© Photo by Josh Schaefer Photography
Swift Current product Ed Carleton was recently awarded the Gino Fracas Award as the top assistant coach in CIS Football for his work with the University of Saskatchewan Huskies.
A former resident of Swift Current was recently recognized as the top assistant coach in Canadian Interuniversity Sport for his contributions as defensive coordinator of the University of Saskatchewan Huskies football team.
Ed Carleton, 47, was the recipient of Football Canada’s Gino Fracas Award as the Most Outstanding Assistant Coach in the CIS.
Carleton grew up in Swift Current before moving on to play for the University of Saskatchewan Huskies for five seasons until graduation in 1989.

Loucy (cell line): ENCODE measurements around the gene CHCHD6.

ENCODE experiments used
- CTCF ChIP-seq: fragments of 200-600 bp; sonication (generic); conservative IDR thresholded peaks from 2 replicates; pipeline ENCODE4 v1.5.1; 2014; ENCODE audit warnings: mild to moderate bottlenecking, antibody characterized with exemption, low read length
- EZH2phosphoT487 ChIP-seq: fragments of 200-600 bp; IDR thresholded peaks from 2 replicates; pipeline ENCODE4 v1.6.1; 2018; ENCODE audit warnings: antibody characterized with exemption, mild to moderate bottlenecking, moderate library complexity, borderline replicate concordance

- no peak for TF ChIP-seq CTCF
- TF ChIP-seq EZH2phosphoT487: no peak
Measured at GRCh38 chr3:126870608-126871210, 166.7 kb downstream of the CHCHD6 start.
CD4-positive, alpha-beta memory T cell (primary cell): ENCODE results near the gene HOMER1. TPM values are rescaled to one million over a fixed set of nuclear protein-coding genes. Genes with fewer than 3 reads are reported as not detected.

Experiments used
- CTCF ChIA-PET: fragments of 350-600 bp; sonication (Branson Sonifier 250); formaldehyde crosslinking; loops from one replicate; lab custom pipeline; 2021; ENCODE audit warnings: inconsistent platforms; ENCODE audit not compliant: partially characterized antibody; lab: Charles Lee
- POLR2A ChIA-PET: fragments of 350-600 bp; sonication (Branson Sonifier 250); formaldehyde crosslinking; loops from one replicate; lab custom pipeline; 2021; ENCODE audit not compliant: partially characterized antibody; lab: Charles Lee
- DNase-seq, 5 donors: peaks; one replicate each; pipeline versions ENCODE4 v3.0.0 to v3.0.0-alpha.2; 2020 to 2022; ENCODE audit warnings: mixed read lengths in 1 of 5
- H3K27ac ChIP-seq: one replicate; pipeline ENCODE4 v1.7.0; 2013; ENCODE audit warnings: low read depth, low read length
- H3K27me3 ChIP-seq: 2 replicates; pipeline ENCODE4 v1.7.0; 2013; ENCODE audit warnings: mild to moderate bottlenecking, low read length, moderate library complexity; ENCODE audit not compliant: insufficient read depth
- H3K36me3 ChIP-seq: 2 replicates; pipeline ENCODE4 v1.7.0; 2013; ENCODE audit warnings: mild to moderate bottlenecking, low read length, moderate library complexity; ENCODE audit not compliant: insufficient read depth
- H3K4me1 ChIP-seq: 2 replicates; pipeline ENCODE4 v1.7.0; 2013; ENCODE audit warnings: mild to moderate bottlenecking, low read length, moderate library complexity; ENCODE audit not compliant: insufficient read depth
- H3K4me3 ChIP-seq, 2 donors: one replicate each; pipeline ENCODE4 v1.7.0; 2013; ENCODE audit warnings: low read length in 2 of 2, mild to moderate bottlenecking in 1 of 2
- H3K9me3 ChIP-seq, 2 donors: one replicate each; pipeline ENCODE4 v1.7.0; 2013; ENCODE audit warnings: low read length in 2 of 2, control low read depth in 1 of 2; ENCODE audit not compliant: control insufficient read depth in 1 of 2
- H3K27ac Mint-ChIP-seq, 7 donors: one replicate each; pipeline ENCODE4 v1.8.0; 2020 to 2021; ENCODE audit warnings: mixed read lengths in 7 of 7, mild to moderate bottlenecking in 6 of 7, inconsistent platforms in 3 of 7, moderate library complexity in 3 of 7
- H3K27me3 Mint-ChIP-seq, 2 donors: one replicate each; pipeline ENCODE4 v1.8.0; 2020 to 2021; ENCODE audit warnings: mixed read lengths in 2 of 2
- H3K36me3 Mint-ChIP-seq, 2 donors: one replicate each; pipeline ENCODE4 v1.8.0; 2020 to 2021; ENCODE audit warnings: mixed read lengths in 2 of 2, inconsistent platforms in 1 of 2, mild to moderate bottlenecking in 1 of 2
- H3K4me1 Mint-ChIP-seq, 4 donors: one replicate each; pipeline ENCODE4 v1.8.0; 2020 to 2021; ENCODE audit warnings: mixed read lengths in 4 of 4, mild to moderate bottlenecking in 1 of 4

He made a quick ascent up the coaching ranks beginning in 1990 to 1991 as a linebackers coach and defensive coordinator at Evan Hardy Collegiate in Saskatoon before jumping to the Huskies in 1992 as defensive line coach under his former coach Brian Towriss.
“We are pretty proud of the fact that he was recognized by Football Canada. He has been a dedicated volunteer for 20 years plus and certainly very deserving,” said Towriss.
What Towriss did not explain was that he was the one who nominated his longtime colleague for the award.
“It was a tremendous honour,” said Carleton. “I think it was the biggest honour to me because Brian Towriss nominated me. Obviously he is the man that has allowed me to do a lot of these things in my life, a man that mentored me and kind of took a lot of us boys and made us into men as players. The privilege I have had to be able to be a colleague of his for 20 more years as a coach is just a tremendous experience.”